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Indigenous Bolivians have some of the healthiest hearts

19 March 2017, 06:54 | Winifred Adams

Sitting down but not for long Matthieu Paley National Geographic Creative

Tsimane indigenous group

Researchers have identified the Tsimane people as having the healthiest hearts in the world. They have no electricity and spend around six hours a day hunting, foraging and fishing.

In a study funded by the U.S. National Institutes of Health, researchers revealed that only 14 percent of people in the United States who had CT scans had no heart disease.

Dr. Kim Williams, immediate past president of the American College of Cardiology, agreed, noting that modern medicine has focused less on prevention than on surgeries, procedures and drugs that save and extend the lives of heart attack or stroke victims. They scanned 705 people's hearts as well as mummified bodies.

That continued into old age, where nearly two-thirds (65 per cent) of those aged over 75 had nearly no risk.

"The Tsimane indigenous South Americans have the lowest prevalence of coronary atherosclerosis of any population yet studied", says Hillard Kaplan, at the University of New Mexico. Image credit: Klug Photos."Conventional coronary disease risk factors might potentially explain at least 90 percent of the attributable risk of coronary artery disease", the study reads. Interestingly, even though numerous people had high levels of inflammation, it didn't appear to affect their heart disease risk.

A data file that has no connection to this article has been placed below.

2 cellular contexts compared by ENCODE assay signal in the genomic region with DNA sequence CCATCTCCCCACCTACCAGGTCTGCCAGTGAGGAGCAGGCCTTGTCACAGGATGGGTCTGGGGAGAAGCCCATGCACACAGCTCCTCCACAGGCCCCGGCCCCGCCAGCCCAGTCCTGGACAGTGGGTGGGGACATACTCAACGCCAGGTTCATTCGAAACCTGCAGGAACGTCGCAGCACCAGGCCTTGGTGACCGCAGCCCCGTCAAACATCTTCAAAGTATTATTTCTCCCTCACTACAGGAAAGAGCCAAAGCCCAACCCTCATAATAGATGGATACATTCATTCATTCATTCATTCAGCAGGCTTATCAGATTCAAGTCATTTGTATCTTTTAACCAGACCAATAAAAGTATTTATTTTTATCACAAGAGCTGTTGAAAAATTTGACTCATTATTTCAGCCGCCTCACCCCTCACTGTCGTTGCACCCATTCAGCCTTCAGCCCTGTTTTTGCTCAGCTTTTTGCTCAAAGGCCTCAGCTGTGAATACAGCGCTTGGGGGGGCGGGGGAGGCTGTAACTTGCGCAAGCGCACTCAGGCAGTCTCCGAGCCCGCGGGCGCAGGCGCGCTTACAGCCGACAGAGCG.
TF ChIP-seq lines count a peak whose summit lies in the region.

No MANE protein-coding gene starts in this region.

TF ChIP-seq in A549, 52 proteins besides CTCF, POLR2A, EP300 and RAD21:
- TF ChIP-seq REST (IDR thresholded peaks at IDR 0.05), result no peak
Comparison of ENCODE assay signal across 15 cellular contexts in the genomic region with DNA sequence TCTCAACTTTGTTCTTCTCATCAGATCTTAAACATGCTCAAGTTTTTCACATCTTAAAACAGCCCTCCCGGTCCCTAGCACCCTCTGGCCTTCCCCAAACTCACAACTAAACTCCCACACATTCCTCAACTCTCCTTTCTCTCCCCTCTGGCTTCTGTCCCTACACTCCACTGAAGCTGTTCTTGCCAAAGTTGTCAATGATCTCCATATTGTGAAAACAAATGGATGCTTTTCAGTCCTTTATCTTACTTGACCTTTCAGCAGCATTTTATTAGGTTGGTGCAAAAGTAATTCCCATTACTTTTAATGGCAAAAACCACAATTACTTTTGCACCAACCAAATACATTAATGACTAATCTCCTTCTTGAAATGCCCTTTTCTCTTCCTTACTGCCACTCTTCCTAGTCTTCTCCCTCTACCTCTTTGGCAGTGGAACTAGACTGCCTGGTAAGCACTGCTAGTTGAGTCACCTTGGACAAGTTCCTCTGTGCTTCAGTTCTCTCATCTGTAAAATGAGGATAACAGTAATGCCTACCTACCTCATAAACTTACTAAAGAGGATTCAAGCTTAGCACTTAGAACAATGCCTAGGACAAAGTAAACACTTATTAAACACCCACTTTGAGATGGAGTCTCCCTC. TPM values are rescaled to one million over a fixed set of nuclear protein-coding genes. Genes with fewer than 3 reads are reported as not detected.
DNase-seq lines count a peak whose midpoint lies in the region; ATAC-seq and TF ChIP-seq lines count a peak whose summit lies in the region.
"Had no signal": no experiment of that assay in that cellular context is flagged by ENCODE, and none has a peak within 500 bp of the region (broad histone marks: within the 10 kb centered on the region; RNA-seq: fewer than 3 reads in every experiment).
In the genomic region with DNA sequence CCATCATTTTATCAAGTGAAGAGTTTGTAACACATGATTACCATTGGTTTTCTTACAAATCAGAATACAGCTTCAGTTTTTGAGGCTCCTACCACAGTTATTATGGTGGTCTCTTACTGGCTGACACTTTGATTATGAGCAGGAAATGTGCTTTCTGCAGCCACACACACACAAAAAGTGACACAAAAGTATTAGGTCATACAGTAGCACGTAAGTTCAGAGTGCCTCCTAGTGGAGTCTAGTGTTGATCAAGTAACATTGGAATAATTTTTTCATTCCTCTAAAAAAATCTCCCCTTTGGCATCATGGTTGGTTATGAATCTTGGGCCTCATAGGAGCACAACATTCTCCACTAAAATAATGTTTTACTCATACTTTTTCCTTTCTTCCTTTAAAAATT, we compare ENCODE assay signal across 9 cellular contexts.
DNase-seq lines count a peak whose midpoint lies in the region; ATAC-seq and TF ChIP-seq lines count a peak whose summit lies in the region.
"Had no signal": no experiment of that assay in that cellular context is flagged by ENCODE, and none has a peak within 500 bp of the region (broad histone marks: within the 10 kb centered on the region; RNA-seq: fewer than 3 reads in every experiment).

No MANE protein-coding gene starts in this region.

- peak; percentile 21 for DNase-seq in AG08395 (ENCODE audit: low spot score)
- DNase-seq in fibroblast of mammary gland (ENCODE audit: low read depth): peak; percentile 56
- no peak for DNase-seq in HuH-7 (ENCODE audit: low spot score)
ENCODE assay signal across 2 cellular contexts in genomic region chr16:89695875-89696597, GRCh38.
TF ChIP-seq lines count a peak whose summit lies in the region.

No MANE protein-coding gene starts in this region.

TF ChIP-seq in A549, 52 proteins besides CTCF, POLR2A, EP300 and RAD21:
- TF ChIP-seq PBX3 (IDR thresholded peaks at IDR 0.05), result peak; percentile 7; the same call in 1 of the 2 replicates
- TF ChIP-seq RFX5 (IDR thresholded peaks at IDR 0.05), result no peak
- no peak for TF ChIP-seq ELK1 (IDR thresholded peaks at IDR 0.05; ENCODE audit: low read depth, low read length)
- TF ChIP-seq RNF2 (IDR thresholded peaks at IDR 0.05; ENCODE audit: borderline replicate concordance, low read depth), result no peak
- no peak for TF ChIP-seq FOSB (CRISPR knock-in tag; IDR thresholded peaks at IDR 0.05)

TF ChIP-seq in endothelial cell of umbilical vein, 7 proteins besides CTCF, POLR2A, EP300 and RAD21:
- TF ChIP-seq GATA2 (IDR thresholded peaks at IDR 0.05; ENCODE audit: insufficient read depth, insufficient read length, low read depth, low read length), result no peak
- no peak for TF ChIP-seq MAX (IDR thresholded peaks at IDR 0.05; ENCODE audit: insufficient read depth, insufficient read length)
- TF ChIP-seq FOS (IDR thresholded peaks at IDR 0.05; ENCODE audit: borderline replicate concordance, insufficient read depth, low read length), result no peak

Although the Tsimane lifestyle is very different from contemporary society, certain transferable elements could help to reduce the risk of heart disease.

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Due to their way of living as subsistence farmers and hunters, men of the tribe are physically active between six and seven hours a day averaging 17,000 steps daily. However, both groups showed significant amounts inflammation, which challenges the belief that the presence of inflammation in the body causes heart disease. The Tsimane settlement of Anachere, in the Amazon rainforest, Bolivia. Their home is located in the Bolivian lowlands, and it took the team of scientists much trouble to get there.

Their diet is largely carbohydrate-based (72 per cent) and includes non-processed carbs which are high in fibre such as rice, plantain, corn, nuts and fruits.

Americans and Tsimane consume the same percentage of protein, but the indigenous group consumes far less saturated fat.

The men of the community averaged 17,000 steps per day and the women averaged 16,000 steps, with those over 60 still averaging an impressive 15,000 steps each day.

Scientists have fresh evidence of just how healthy a non-Western lifestyle can be. Riding a bicycle to work and taking the stairs can do a lot for the cardiovascular system.

The tribe's lifestyle was considered a factor for its healthy hearts, but critics noted that the members of the Tsimane forager-farmer community lived hand-to-mouth and shouldn't be hailed as a global model, Agence France-Presse reported. "The modern world is keeping us alive, but urbanisation and the specialisation of the labour force could be new risk factors [for an unhealthy heart]". The Tsimane's average level of inflammation was still relatively high, thanks to the constant diseases and parasites they deal with, and their level of HDL cholesterol was also fairly low. Professor Naveed Sattar from the University of Glasgow was reached by the BBC for comments too.



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